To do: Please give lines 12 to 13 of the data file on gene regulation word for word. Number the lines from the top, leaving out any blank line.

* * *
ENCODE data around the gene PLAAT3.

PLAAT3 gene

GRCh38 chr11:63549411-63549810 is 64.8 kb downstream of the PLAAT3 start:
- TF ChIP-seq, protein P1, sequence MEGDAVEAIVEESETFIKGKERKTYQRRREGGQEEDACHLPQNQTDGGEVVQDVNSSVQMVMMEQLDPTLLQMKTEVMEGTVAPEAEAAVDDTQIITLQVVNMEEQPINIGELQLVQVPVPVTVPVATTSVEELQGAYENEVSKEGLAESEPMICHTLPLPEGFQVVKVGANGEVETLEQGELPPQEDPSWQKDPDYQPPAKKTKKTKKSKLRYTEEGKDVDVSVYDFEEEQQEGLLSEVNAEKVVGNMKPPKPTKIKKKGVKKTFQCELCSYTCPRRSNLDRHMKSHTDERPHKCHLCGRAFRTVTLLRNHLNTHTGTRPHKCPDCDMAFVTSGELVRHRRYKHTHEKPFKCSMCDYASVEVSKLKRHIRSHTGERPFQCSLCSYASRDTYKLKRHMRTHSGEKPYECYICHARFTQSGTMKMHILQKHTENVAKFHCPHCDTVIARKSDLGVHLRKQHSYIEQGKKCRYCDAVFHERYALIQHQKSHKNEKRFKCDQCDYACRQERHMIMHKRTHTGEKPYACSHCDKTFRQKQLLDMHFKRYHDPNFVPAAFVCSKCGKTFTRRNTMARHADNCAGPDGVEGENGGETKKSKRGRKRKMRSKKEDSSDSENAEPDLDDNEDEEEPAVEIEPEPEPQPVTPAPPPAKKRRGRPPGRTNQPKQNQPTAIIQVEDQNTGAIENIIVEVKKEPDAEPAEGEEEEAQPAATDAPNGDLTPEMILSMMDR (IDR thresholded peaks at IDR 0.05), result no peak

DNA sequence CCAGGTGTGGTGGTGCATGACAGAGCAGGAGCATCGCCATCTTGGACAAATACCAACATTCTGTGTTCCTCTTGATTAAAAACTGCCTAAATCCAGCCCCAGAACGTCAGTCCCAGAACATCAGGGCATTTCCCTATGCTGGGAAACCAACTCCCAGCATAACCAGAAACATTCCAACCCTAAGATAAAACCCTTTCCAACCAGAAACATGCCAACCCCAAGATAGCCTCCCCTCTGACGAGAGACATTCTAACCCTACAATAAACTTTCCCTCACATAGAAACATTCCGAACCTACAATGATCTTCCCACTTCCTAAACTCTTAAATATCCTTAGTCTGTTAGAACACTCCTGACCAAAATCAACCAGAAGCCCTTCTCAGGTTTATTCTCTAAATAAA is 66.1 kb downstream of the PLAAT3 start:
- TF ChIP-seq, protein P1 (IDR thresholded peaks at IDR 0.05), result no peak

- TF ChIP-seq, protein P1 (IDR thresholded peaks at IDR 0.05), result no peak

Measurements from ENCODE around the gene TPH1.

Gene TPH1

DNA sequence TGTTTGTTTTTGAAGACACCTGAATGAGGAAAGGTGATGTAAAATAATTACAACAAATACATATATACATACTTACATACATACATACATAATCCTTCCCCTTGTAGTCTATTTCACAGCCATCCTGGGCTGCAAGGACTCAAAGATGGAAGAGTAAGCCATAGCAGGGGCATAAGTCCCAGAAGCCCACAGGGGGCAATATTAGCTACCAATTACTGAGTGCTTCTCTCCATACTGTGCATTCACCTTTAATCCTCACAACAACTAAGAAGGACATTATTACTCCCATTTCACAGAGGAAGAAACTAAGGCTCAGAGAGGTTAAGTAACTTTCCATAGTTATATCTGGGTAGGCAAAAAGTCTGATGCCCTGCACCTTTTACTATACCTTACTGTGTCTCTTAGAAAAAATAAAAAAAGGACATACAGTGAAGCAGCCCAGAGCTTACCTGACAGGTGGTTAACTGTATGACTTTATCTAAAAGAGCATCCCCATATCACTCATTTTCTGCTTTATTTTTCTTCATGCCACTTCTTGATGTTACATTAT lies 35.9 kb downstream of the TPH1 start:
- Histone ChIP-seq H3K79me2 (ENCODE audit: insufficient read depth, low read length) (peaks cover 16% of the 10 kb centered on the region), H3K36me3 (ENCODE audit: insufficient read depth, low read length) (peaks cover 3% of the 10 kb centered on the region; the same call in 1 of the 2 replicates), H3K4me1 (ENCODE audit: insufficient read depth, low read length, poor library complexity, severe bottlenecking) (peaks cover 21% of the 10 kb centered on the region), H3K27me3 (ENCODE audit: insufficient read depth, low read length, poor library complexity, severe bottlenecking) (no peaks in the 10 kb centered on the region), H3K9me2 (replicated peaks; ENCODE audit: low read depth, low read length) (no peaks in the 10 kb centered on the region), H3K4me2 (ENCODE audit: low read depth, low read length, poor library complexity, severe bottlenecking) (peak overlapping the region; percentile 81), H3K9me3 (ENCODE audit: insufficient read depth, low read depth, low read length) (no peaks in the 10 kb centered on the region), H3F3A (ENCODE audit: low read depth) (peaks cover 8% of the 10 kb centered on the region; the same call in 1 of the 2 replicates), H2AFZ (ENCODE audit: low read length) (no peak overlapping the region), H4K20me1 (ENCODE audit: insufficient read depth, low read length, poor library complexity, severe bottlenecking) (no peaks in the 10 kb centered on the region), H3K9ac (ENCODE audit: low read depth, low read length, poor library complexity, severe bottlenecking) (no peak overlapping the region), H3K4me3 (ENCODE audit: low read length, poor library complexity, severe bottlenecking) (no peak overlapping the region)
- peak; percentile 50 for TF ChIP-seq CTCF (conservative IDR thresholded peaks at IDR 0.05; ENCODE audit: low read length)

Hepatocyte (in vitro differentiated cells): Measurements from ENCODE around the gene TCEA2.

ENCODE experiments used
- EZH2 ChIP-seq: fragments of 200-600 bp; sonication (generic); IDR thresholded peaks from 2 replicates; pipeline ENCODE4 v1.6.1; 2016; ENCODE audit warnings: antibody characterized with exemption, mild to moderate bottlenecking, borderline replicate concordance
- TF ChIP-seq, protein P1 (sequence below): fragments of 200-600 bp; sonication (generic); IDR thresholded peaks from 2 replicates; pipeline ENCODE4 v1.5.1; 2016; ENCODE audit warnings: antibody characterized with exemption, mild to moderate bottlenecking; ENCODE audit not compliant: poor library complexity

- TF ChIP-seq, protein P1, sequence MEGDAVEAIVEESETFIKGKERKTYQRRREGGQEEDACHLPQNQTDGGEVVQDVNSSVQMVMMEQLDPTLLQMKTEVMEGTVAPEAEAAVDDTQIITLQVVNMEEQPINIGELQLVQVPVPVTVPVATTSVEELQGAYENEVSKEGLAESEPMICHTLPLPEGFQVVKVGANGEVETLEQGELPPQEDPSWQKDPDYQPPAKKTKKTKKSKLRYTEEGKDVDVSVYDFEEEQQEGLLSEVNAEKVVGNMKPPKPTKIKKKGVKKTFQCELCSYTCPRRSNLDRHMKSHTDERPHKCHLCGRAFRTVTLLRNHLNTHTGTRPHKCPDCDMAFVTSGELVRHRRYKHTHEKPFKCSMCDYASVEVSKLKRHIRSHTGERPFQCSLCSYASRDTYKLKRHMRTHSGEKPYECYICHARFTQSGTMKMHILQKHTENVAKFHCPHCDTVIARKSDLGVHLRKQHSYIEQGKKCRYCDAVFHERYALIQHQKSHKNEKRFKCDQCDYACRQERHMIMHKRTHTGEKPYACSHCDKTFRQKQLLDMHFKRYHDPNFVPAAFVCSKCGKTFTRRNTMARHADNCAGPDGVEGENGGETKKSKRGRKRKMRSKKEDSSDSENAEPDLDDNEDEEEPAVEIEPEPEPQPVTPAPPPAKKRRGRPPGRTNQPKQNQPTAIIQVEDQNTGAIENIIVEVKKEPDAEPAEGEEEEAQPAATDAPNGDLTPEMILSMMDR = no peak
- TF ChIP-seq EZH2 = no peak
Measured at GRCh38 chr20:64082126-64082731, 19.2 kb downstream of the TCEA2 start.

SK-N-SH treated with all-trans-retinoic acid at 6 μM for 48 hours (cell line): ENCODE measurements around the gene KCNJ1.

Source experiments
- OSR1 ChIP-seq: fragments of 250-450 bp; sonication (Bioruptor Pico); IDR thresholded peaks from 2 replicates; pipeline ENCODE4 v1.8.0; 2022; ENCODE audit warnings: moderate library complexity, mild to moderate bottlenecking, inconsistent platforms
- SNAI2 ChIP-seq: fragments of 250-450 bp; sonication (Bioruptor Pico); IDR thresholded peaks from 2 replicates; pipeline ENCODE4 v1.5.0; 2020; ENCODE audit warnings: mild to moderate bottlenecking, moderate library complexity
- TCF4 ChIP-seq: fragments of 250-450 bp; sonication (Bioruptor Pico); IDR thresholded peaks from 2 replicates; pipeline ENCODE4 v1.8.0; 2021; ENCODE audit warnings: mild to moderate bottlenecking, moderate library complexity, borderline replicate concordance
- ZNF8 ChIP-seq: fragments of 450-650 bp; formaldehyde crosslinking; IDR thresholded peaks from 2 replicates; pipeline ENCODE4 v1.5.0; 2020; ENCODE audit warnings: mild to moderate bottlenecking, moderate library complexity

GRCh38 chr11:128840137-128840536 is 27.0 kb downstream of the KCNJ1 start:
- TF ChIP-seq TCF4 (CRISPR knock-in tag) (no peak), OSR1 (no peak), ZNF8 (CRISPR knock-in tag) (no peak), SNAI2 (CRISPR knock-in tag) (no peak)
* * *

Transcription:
- peak; percentile 50 for TF ChIP-seq CTCF (conservative IDR thresholded peaks at IDR 0.05; ENCODE audit: low read length)

Hepatocyte (in vitro differentiated cells): Measurements from ENCODE around the gene TCEA2.